1. Doug Terpstra

        Right, it’s only about relative profit—and absolute power. In this regime, inequality is not a bug, it’s a feature. This, and the Grand Betrayal is Obama’s legacy.

    2. Doug Terpstra

      Right, correct answer: the Criminal Reserve will taper when and only when TBTF cartel members instruct it to taper and not before—and then only when these same klepto-parasitic predators have had sufficient advance notice to ensure that they profit from the aftermath. This is the beauty of disaster capitalism: creative destruction for profit and power. When the Shock Doctrine regime is ready, the taper will come … with a vengeance.

      The “fed” is a self-serving oligarchic counterfeiting ring that prints money exclusively for its own casino cartel insiders. And since the GFC of 2008, with all GFC insiders still firmly in charge (thanks, odious-O), it has been printing roughly $100 million an hour — $100,000,000 every hour of every day for five years — in order to cover its members’ own obscenely-leveraged bad bets, unload their toxic dreck, and game the stock market with monetary meth.

      The “Fed’s” interest in unemployment is incidental at best, and addressed only thru ‘tinkle’-down, an already thoroughly-discredited economic theory. By this we know, verily, verily, that inequality is not a side effect of “Fed” policy; it’s the goal. That, and the timing of the taper should no longer be a mystery to anyone. This and wars are the essence of Obama’s legacy.

      Referencing the earlier NC post on trading, I can’t imagine anyone trading in such a manifestly rigged market. The idea of “common prior” information in such a snake pit is laughable (without mirth).

      Hussman has another great post on the surreality of the current “market”: Psychological Ether. The last graph is eerie, stunning; (non-insider) traders beware!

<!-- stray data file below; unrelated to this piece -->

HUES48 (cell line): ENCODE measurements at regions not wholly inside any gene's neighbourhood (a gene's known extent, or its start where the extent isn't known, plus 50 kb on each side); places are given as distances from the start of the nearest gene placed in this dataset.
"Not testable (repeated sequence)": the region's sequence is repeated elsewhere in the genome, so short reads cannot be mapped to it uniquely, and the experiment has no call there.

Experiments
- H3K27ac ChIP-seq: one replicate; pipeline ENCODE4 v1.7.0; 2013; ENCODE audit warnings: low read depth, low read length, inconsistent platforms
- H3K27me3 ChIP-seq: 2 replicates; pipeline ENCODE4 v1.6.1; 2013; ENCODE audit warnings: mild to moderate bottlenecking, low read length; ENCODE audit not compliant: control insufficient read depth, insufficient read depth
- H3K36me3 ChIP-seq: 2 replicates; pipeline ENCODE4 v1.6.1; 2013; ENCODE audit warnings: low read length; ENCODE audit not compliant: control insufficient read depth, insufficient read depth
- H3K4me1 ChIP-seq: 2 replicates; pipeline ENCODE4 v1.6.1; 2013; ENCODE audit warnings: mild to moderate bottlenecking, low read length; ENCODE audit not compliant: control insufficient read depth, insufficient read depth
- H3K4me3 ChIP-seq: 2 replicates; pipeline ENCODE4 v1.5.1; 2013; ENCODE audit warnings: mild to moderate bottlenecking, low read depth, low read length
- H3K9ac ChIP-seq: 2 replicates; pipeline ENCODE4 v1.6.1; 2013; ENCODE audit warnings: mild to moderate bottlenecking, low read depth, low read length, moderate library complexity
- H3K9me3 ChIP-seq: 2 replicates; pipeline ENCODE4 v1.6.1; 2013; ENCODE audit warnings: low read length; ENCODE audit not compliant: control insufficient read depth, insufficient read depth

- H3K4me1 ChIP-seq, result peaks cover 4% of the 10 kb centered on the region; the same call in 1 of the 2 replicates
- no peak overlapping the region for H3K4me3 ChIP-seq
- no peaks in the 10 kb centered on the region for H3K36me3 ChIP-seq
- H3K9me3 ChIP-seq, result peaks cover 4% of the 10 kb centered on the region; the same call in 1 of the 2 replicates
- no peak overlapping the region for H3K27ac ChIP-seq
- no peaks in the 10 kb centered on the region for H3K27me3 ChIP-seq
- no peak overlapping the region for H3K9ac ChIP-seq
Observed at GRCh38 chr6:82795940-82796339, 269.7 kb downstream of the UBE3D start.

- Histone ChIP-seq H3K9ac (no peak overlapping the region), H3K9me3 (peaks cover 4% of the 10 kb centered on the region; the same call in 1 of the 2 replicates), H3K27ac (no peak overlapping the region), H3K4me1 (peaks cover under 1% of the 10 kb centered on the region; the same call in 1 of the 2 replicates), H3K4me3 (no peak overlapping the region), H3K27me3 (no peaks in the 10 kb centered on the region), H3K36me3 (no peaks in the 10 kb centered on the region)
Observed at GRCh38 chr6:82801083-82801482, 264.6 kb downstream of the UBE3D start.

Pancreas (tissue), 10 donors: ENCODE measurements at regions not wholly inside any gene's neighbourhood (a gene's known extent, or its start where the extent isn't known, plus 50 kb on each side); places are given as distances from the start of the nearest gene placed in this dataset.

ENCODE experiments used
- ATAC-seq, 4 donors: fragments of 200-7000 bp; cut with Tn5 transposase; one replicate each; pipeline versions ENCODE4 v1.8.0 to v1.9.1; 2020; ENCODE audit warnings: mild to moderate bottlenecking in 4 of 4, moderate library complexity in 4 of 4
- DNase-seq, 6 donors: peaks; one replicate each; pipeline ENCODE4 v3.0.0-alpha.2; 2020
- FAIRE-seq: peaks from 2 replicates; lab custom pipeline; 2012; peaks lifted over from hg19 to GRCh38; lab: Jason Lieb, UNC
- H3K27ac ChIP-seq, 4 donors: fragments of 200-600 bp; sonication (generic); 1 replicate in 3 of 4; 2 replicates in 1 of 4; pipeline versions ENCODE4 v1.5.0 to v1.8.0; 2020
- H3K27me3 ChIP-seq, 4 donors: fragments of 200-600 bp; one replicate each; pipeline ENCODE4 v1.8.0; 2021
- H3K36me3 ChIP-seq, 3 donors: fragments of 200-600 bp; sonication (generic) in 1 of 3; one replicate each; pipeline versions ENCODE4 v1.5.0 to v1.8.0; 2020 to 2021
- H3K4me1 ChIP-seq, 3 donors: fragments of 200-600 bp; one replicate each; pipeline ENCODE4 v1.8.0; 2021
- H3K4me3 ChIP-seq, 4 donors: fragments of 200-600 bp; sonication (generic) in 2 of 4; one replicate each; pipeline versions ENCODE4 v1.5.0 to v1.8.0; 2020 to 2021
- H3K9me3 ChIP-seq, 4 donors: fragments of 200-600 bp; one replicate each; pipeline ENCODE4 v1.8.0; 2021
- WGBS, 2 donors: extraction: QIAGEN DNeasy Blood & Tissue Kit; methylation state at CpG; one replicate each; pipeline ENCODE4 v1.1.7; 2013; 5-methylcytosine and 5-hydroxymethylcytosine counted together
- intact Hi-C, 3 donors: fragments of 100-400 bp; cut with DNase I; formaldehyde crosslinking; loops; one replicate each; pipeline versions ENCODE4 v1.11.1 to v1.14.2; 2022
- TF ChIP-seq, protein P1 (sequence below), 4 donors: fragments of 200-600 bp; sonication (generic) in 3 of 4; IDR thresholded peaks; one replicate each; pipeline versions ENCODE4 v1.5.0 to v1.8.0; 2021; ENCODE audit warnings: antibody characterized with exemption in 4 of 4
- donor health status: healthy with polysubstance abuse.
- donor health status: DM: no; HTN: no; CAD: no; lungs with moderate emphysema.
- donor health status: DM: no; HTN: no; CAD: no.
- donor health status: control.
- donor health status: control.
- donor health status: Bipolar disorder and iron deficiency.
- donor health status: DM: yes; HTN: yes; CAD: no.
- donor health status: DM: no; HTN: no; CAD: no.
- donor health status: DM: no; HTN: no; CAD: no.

19. Fiver

    Bernanke’s latest move (and testimony) was too cute by half. This Admin and its agents appear to be losing it, lurching from stratospheric outbursts of elite ego to abject retreats in the face of real opposition. Whether re a war in Syria or infinite QE, or omni-surveillance, the pushback, be it from Russia, the G20 or the American people has been far harder than anything anticipated by the Admin or the Fed, both of which have been forced to back off for a re-think.

    The obvious solution is for the Fed, the Admin and Congress to ditch their current game, i.e., “stalement” means the Fed “must act”, and “action” meaning shoveling money at Wall Street. All Bernanke (or whomever) has to do is stop, thus forcing the Admin and Congress to act. While Bernanke has indeed been a moron and corrupt sleaze from the moment he arrived on the scene, the financial damage he’s done can still be undone via legislative action. The notion that both parties would sit on their hands while the economy went further into the swamp is false – it is precisely Bernanke’s willingness to so irresponsibly flood money into the wrong pockets that has provided cover for theatrical “gridlock”.

    Analysts and commentators have to stop discussing these matters as if the agents and actions under discussion deserve to be treated as forthright efforts to make anything better – they are not. Bernanke and Obama and the rest will play this game up to the point where they are called out by serious people everywhere. And when that happens, they will fold, as there isn’t a man or woman of calibre in the entire current US leadership elite.

    Taper on or off no longer matters. Bernanke has blown it as badly as it can be blown. Ditto Obama. It’s simply a matter of what catalyst pushes global and domestic antipathy over the top.

  20. mrtmbrnmn

    Definition #3 for taper in The Free Dictionary is “a source of feeble light”. I would go with that. The frauds keep coming where the banksters (and their Fed co-conspirators) are concerned. No junkie will ever say no to a free bang of whatever turns them on. al-Qaeda of Wall Street will never stop mainlining that free $85 billion/month, until they get the hot shot and it kills them. An outcome much to be desired but na’ ganna happin. So the answer to your question is: No soap. Radio.

  21. RBHoughton

    We talk about employment and confidence when we mean a flood of new investment. Where’s that coming from?

    Some war-torn countries will send their savings over; reparations from Iraq / Afghanistan will help.

    Uncle Ben has been betting $40b on derivitives and the same on the bonds monthly and it just keeps our head above water. Long ago we stuck the flag in the moon – can the creditors be satisfied by hypothecating that mineral wealth?

Comments are closed.